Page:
Kit: No. 35218
Manufacturer: Tamiya, imported by Tamiya America, 2 Orion, Aliso Viejo, CA 92656-4200, phone 800-826-4922
Comments: Injection molded, 197 parts (8 vinyl, 1 string), decals.
While tanks and aircraft receive most of the glory of combat, supply is the most important part of any campaign. Perhaps the most famous of the World War II Allies' supply vehicles was the GMC 2 1/2-ton truck, nicknamed the "Jimmy" or "deuce and a half." More than 800,000 were built in various configurations. They carried supplies and personnel on all fronts, and many continued service after the war in both civilian and military roles. The 6x6 refers to six sets of wheels, all six powered.
Tamiya's kit features the tarpaulin style or "soft" cab, wood cargo body, and Timken split axles. The kit can be built without the front winch. A nice touch is a complete engine, although the hood doesn't open. If you want to show the hood up, you'll have to scratchbuild the area between the fire wall and the dashboard. Another option is a complete brake drum for modeling the truck with a wheel removed. The cargo-bed cover bows can be displayed stowed or installed on the cargo bed.
The truck has three major subassemblies: chassis, cab, and cargo bed. The frame is one piece. This, along with the drive train that has nearly all of its components in one molding, ensures the chassis will be straight and true. All of the chassis parts fit well.
I added the engine to the frame before painting the model. Tamiya supplies several decals for the dashboard, but I was surprised no markings were provided for the instrument faces. The cab interior showed a few ejector-pin marks, which I removed by scraping with a curved No. 10 blade. I left off the hood, grille, dashboard, seat cushions, windshield, rifles, and steering wheel until after painting.
I built my truck without the side hood pieces (D5 and D6), to show off the motor. If you choose to install them, you'll find they fit well. I built the winch version of the truck, but didn't add the wire spool and the wheels until painting was complete.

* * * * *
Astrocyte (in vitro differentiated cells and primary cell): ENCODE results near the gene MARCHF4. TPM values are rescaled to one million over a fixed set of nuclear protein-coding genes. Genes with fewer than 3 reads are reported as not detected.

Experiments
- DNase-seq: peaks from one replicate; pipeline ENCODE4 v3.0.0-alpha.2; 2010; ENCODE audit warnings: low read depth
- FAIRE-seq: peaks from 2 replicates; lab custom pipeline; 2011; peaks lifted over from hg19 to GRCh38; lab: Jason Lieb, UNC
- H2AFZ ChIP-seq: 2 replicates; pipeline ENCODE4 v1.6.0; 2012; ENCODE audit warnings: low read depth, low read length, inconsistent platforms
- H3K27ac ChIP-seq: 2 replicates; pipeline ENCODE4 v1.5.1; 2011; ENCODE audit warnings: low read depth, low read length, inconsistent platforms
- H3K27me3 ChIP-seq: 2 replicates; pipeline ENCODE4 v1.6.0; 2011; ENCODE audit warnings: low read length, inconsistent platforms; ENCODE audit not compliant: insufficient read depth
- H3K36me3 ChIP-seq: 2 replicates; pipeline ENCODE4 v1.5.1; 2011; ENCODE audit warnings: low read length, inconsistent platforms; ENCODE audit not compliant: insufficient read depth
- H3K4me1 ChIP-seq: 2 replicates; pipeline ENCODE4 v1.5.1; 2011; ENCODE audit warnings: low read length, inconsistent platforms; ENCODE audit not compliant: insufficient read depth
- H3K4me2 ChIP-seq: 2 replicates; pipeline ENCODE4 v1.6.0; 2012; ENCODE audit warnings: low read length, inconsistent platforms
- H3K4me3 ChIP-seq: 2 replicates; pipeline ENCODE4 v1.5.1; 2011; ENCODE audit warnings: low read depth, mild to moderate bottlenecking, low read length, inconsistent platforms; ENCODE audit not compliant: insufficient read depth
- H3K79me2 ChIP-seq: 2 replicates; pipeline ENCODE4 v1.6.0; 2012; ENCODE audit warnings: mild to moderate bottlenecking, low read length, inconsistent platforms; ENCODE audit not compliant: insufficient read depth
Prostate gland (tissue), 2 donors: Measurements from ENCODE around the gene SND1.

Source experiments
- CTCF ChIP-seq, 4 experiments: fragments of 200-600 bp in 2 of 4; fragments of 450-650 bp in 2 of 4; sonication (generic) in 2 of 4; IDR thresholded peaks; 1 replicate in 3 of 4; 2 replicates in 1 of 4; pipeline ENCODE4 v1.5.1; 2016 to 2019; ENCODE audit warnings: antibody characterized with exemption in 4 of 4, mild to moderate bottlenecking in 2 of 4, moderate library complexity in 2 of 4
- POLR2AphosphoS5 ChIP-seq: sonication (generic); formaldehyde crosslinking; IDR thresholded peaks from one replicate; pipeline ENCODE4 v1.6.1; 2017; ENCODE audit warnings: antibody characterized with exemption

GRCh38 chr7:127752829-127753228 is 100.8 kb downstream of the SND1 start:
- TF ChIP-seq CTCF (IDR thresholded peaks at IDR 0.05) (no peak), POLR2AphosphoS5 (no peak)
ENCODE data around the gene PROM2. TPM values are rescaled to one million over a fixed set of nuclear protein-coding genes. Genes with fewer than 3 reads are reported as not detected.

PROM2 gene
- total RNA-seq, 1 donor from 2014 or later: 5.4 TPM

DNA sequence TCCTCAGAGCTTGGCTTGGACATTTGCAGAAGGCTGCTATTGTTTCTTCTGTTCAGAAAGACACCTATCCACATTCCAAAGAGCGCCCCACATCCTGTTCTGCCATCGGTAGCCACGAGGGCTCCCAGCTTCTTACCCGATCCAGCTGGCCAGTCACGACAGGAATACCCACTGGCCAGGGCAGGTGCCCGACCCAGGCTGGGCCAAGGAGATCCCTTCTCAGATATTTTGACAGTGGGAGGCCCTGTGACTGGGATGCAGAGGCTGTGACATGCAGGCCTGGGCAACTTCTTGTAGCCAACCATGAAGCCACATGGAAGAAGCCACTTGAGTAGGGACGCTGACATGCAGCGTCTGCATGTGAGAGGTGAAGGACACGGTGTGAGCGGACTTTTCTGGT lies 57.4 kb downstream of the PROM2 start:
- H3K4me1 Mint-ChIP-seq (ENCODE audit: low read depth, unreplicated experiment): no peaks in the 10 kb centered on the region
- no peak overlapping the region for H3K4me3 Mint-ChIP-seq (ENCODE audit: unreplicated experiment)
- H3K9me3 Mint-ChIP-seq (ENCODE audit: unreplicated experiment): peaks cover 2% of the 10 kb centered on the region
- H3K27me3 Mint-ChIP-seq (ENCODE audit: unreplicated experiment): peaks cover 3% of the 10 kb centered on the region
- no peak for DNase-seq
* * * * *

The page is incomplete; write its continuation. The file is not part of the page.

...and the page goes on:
The cargo bed goes together easily. You can build the fold-down benches either up or down, and the tailgate is operable. To add the tarp bows to the cargo bed, remove the bottom portion of the bows and glue the upper portions in place on the cargo bed. I had to re-glue them several times, as the bows popped off during handling. The major assemblies fit together easily.
I painted my truck with Floquil olive drab enamel. The tires received weathered black (a dark gray) and the engine details semigloss black. The reflectors and taillights on the cargo bay were painted with Testor chrome silver, then given a coat of Tamiya clear red when the silver was dry.
The winch-cable string is fuzzy and too thick for scale, so I replaced it with fine wire. Many photos show the cable attached to a couple of feet of chain that was wrapped around the tow hooks on the front bumper. I replicated this with Hudson & Allen tow chain.
The kit provides markings for six different vehicles. The ones I chose snuggled down fine with an application of SuperSol.
A smiling driver looks good in the front seat. I painted him with an enamel base coat, then finished with artist's oils.
It took me only about 15 hours to build my truck, mainly due to the excellent fit and simple color scheme. Even a beginner modeler would have few problems building this kit. The finished model scales to the dimensions given in The GMC 6x6 and DUKW, A Universal Truck, published by Motorbooks International. It's good to see a model of one of the less glamorous, yet important subjects.
- John Plzak